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Tennessee Small Estate Affidavit

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Tennessee Small Estate Affidavit

Updated September 13, 2023

A Tennessee small estate affidavit is a petition for a small estate’s administration in the county where the deceased individual, the “decedent,” resided. A petitioner may file as the decedent’s personal representative to claim part or all of the estate to which they are entitled. This process avoids the lengthy and expensive probate procedure for estates valued at less than $50,000 and made up of only personal property. If the court approves and issues limited letters of administration, the personal representative can assume full responsibility of managing and distributing the decedent’s estate.


  • Days After Death – 45 days (T. C. A. § 30-4-103(1)(A))
  • Maximum Amount ($) – $50,000 (T. C. A. § 30-4-102(9))
  • Property – The decedent’s estate must contain only personal property and no real property. (T. C. A. § 30-4-102(8))
  • Bond – Unless exempt, the petitioner must post bond and make it payable to the clerk of court for an amount equal to the value of the estate.
  • Exceptions – Bond is not required if the petitioner is a sole heir of the decedent’s will or, in absence of a will, a sole heir by way of law. Bond may also be waived by the written consent of all heirs (T. C. A. § 30-4-103(3))
  • Filing Fee(s) – The amount the clerk shall charge and receive differs from county to county and varies on the number of documents (will, death certificate, waiver of bond, etc.) affixed to the affidavit. The total usually falls anywhere between $100 to $150. (T. C. A. § 30-4-103(4))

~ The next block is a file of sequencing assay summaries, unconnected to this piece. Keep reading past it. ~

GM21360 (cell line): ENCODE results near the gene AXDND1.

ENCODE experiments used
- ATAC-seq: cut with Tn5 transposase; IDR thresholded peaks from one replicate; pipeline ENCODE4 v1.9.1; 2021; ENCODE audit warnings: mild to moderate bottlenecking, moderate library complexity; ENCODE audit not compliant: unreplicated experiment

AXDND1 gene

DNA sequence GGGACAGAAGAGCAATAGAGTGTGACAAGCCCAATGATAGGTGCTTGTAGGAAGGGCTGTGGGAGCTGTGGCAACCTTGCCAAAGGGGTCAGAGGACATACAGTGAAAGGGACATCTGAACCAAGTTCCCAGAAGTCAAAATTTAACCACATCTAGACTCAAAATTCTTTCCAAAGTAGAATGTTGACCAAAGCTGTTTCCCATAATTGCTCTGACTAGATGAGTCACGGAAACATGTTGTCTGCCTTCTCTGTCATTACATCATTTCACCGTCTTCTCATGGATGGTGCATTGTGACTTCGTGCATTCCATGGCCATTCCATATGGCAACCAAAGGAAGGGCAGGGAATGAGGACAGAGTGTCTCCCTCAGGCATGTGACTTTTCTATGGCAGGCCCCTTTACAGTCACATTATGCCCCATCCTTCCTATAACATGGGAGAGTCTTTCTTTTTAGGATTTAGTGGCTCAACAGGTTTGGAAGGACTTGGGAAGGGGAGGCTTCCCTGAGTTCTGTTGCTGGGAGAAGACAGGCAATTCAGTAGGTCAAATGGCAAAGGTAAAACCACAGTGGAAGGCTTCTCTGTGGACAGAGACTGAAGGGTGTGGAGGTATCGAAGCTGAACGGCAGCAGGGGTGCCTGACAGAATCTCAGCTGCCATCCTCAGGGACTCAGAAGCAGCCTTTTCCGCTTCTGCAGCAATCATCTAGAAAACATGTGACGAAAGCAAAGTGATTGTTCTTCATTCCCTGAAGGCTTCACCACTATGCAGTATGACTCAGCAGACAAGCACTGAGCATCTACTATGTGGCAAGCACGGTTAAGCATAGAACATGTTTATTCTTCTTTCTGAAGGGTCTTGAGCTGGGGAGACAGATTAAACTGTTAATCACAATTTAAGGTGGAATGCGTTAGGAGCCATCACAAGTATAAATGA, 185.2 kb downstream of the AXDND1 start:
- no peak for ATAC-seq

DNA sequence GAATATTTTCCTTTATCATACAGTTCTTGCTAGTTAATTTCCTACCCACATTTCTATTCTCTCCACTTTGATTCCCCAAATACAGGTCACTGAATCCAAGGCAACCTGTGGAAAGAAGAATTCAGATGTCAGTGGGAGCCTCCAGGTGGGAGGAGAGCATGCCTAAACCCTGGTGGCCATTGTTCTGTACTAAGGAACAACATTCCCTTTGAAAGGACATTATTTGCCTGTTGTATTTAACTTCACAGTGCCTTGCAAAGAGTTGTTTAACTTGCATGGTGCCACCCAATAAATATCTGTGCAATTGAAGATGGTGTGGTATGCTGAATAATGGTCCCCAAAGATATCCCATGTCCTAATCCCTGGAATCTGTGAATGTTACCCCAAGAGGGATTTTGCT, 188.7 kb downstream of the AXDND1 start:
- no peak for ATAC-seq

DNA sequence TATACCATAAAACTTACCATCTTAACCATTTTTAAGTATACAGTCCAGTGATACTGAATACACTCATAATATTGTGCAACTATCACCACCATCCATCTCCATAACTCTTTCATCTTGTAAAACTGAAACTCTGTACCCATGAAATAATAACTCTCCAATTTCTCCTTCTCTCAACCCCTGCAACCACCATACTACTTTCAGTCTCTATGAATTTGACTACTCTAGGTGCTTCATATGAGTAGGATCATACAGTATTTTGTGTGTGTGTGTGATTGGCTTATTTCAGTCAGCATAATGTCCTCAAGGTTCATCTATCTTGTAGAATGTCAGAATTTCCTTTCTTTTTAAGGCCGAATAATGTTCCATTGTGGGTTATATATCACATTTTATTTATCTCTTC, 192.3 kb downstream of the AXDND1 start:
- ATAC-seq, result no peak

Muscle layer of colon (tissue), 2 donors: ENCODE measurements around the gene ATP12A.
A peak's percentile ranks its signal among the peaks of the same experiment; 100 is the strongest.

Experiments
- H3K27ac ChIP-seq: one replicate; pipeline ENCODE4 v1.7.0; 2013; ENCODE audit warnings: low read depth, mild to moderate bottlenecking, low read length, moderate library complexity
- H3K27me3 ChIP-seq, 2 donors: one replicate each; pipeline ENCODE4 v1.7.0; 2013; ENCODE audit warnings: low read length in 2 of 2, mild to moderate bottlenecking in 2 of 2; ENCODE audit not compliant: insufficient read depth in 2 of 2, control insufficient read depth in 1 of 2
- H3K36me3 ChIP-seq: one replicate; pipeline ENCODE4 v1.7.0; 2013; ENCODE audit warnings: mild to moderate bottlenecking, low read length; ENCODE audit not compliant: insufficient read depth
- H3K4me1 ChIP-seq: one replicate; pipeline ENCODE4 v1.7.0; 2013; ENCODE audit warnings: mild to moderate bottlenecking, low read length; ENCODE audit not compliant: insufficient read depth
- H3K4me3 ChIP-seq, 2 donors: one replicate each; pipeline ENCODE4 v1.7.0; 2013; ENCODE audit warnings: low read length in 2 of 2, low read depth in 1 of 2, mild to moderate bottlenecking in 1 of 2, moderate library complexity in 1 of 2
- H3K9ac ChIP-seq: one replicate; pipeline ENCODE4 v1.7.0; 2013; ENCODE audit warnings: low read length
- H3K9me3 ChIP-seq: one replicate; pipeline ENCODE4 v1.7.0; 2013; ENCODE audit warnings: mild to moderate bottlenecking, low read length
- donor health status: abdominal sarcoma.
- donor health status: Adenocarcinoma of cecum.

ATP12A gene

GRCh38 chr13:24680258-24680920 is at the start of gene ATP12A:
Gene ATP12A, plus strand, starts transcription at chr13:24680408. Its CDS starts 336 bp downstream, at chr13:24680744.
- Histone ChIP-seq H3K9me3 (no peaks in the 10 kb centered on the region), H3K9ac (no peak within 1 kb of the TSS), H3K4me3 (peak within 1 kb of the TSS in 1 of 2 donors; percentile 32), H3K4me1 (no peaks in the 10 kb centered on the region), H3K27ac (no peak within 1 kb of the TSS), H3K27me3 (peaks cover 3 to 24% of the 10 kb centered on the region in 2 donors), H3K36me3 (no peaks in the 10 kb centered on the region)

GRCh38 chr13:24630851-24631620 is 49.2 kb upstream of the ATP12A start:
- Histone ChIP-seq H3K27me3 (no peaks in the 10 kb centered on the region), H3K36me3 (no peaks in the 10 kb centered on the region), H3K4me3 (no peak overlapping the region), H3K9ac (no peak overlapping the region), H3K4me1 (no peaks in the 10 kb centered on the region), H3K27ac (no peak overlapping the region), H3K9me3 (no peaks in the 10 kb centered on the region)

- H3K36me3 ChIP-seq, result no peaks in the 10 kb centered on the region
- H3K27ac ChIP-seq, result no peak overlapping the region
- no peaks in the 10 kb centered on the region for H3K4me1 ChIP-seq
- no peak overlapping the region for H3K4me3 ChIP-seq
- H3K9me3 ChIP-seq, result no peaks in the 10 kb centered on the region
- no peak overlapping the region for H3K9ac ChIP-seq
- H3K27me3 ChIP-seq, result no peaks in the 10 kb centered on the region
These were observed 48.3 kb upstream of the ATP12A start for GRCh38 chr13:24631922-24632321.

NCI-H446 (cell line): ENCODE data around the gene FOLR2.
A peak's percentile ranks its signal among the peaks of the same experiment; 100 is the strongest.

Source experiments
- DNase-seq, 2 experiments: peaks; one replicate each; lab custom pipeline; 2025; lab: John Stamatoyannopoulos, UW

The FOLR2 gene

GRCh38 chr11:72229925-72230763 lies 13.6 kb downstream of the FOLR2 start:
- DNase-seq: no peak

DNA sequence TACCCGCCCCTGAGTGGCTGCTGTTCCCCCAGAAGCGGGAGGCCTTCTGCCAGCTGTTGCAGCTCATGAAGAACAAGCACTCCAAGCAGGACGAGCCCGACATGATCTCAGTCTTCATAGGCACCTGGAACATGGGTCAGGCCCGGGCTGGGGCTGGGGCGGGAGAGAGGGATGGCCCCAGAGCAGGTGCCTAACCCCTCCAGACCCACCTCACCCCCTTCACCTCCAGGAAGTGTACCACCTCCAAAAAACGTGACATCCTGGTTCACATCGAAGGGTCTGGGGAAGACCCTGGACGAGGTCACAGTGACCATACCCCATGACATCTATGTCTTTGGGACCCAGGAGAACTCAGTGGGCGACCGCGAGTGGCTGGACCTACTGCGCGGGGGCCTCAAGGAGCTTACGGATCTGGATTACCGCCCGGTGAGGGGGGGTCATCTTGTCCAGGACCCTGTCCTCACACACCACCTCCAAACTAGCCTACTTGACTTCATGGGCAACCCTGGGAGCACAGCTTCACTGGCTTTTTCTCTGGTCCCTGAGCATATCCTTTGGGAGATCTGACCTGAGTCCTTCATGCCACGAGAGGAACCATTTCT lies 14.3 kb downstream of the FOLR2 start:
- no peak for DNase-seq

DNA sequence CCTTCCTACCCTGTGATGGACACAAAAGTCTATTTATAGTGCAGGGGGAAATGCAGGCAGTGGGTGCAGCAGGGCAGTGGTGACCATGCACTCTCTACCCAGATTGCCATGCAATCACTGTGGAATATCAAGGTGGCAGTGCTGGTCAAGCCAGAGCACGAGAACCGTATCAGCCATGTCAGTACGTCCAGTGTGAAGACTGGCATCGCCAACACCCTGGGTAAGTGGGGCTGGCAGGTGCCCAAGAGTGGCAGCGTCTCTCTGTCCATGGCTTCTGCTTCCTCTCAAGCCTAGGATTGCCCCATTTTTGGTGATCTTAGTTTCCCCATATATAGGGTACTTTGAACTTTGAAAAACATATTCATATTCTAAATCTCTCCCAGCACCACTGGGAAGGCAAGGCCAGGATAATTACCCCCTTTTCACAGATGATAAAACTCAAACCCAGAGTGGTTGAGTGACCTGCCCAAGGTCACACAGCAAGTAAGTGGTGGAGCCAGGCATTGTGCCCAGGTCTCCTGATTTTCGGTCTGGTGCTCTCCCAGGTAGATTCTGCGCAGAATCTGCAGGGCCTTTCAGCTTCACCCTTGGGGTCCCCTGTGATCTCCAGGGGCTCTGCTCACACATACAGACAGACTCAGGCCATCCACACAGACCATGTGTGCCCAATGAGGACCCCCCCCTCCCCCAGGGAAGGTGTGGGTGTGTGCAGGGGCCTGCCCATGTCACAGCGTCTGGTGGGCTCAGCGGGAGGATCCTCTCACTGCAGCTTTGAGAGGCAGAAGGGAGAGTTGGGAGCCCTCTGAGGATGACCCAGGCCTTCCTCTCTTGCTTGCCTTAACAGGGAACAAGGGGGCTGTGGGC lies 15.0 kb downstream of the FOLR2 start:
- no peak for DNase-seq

• Signing – The affiant is required to sign the document in the presence of a notary public or deputy clerk, who also has to sign and append their seal.
  • StatutesTitle 30, Chapter 4 (Small Estate Probate Act)

How to File (4 steps)

  1. Wait 45 Days
  2. No Other Personal Representative
  3. Complete the Paperwork
  4. File with Probate Court

1. Wait 45 Days

The personal representative has to wait at least 45 days after the decedent’s death before the probate court clerk will accept the filing.

2. No Other Personal Representative

Confirm that there are no existing appointments or petitions for the role of the personal representative of the estate. This can be done by searching the Tennessee Courts Public Case History.

3. Complete Paperwork

Gather and complete the following documents for filing:

4. File with Probate Court

File the documents with the probate court local to the decedent’s final permanent residence.